Jonathan Spiteri / LinkedIn

Jonathan Spiteri, a transformation strategy expert, on Tuesday highlighted that achieving business agility should not be a “one-time endeavour” for businesses, but a “continuous journey” that requires the effort of all members of an organisation.

He posted on his personal blog, where he shared that due to rapid technological advancements, together with evolving customer demands and unexpected market disruptions, “achieving business agility becomes paramount for businesses to survive”.

Mr Spiteri has various years of experience in project management and large-scale transformation initiatives. For the last four months, he has worked as Head of Digital Presence at Bank of Valletta plc (BOV), having previously worked as Head of Strategy and Transformation at the bank for more than five years.

He noted that even though business agility has become vital for businesses, certain organisations still find it difficult to “make that quantum leap” and to adopt an “agile mindset”.

He explained that “successful organisations seldom being large”, as there are many successful entrepreneurs who started operating from a “modest garage” and are now multinational organisation leaders with large workforces.

When they are first starting out, such organisations operate on a small scale, with their main objective being to “serve their customers to the fullest while seizing as many new business opportunities as possible”. As a result, internal roles and reporting relationships are “fluid”, with the business focusing on “rapid and efficient collaboration” in order to deliver values as quickly as possible within a short space of time.

However, once organisations start to grow, they being looking at ways of achieving economies of scale to reduce their overall costs.

“As a result, businesses start introducing functional areas along with rigid policies, processes, and procedures. Eventually, organisations manage to attain economies of scale at the expense of the entrepreneurial network that thrived during their early, small stages of operation,” Mr Spiteri stressed.

The first “casualty” from this tends to be the customer.

Companies stop listening to the customers’ needs as they become more focused on “maintaining economies of scale” by sticking to its current products and services to “sustain momentum”. Hence, the organisation ends up being less agile in responding to customers’ needs, disruptive market changes, and technological advancements, thus “putting the organisation’s survival at risk”.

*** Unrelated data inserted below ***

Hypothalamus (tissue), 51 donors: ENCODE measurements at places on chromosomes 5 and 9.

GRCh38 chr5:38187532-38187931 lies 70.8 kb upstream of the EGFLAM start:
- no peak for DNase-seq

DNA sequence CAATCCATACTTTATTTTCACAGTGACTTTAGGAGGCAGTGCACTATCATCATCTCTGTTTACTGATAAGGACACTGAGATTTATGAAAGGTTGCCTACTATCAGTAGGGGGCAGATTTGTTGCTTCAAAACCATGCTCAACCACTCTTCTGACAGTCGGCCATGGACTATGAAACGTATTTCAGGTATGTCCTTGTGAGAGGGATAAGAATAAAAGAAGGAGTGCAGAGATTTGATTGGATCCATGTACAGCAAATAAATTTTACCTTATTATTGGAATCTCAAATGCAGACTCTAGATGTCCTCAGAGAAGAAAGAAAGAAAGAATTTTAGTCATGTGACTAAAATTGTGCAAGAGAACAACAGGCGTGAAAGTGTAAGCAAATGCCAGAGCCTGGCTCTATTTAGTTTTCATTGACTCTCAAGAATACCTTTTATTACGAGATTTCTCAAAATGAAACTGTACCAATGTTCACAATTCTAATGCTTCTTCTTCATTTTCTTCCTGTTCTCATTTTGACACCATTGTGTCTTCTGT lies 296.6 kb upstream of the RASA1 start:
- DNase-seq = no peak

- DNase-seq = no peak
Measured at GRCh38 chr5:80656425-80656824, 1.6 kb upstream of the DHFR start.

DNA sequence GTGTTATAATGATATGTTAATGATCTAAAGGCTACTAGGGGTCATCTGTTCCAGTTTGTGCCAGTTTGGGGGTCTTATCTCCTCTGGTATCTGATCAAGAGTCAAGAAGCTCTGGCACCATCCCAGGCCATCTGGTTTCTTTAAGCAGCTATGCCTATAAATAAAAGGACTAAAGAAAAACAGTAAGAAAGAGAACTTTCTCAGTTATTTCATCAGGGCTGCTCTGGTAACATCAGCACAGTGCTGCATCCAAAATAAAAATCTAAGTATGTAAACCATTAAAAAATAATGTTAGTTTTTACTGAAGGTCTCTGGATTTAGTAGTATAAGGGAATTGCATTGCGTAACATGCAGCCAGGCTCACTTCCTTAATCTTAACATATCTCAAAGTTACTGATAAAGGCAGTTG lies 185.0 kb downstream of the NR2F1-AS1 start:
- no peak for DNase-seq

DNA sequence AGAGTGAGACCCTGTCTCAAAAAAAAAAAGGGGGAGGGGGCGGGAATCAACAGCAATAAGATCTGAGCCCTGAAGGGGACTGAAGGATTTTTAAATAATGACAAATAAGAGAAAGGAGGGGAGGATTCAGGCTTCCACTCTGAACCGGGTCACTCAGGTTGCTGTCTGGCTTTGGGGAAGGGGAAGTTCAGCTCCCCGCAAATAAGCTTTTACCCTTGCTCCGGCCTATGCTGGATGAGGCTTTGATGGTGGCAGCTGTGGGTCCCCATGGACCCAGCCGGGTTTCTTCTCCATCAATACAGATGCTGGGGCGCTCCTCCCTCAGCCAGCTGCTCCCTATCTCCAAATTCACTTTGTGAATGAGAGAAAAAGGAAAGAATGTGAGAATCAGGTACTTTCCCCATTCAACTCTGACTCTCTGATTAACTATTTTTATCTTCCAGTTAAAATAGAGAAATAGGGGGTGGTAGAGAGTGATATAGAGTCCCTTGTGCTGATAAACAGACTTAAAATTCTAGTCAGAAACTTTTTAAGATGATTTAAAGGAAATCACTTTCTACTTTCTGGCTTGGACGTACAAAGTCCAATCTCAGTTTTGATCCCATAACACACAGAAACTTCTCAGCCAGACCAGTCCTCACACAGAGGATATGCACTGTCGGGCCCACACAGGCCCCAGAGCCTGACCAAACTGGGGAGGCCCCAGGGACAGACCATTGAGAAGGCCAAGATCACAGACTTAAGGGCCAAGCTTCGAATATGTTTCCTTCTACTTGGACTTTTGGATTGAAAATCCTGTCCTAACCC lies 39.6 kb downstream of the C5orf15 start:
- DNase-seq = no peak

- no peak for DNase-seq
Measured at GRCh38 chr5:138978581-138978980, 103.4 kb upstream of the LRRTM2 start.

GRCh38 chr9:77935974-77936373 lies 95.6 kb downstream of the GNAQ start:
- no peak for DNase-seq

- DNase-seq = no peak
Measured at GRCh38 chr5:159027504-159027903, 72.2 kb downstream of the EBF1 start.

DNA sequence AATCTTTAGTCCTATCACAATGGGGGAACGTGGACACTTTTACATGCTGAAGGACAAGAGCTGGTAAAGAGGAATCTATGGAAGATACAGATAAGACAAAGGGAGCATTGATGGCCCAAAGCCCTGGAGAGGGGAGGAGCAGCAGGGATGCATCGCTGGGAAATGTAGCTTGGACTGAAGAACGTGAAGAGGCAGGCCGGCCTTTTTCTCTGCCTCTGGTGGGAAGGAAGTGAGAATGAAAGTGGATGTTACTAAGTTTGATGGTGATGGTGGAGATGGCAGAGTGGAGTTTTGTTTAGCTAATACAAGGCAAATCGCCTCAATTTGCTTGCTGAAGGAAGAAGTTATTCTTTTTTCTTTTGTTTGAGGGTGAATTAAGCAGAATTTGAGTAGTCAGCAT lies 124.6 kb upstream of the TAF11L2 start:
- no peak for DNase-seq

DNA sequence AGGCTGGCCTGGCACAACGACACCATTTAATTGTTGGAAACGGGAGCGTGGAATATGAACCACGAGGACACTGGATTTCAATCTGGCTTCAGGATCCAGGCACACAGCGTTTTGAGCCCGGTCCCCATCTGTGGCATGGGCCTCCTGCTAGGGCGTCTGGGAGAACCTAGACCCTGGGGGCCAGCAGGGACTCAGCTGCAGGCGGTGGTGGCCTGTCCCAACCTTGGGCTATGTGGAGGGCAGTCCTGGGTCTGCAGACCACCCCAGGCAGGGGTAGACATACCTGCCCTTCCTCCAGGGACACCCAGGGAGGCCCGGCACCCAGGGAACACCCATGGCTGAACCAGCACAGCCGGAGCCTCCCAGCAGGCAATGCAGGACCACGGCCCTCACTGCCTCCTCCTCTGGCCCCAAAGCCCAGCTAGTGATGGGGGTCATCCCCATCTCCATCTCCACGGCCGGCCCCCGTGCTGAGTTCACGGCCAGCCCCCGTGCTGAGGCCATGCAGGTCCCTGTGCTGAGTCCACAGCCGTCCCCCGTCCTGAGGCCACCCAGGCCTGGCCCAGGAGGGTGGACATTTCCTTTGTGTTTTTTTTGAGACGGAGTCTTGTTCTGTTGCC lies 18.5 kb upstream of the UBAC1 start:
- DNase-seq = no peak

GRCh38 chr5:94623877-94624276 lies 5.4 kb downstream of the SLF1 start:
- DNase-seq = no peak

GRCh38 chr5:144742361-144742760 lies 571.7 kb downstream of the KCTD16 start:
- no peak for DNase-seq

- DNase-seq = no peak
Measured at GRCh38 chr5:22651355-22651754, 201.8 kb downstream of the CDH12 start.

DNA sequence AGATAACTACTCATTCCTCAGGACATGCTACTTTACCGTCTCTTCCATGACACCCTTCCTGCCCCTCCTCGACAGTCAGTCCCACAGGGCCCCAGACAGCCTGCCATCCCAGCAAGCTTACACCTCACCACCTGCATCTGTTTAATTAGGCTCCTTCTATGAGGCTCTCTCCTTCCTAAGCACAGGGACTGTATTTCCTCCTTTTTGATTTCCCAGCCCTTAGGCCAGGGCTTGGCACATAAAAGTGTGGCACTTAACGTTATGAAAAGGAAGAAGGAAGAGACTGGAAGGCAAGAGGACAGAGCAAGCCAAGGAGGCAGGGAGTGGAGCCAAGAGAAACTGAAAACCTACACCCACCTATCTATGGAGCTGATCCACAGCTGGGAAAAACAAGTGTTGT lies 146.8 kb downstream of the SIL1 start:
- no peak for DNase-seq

Despite this, Mr Spiteri said that the new hierarchy should not be abandoned as it serves a “vital purpose”.

“The people within the new hierarchy have expertise that the business now relies on to serve its customers, which it might not have needed when the organisation was still in its infancy,” he commented. In the case of businesses which have entered a regulated market for example, new policies and procedures are “essential” to ensure regulatory compliance.

Therefore, businesses need to operate with “two different organisational structures”, one being hierarchical, while the other is more of a “network-like structure”. The former focuses on efficiency and stability, while the latter ensures “rapid responses to market changes and emerging opportunities”.

“It is crucial that both structures complement, rather than compete with each other,” Mr Spiteri continued. This can be done by organising the network-like structure through value streams.

However, more work is still needed, as organisations must develop competencies in several domains.

These include leadership and culture, as leaders must not only “embrace” the agile mindset, but also “champion it” within the organisation, inspiring others to follow suit. Another domain is that of self-organising teams, as organisations must support cross-functional teams that focus on continuous collaboration and trust. Lastly, there is the notion of lean thinking, as organisations need to explore ways to “optimise” their processes and resources to “reduce waste while enhancing overall efficiency”, Mr Spiteri said.

A dual operating system together with investment in the right competencies can help organisations to “respond quickly” to business opportunities and customer demands, he added.

“The quicker organisations can sense opportunities and deliver small, innovative products to the market, the more likely they are to gain a sustainable competitive advantage,” he stressed.

Mr Spiteri also affirmed that organisations should not “rest with being first in the market”, as they must “listen to customers’ feedback, learn from it, and adapt their products accordingly”. They can only survive in this “competitive-driven economy” by following this approach, he said.

“The road to business agility is far from a one-time endeavour. It is a continuous journey that demands collective effort, commitment, and resilience. Operating a dual system, each with distinct objectives, is not easy. It necessitates striking a delicate balance and adopting a strategic mindset,” Mr Spiteri concluded.

Featured Image:

Transformation strategy expert Jonathan Spiteri / LinkedIn


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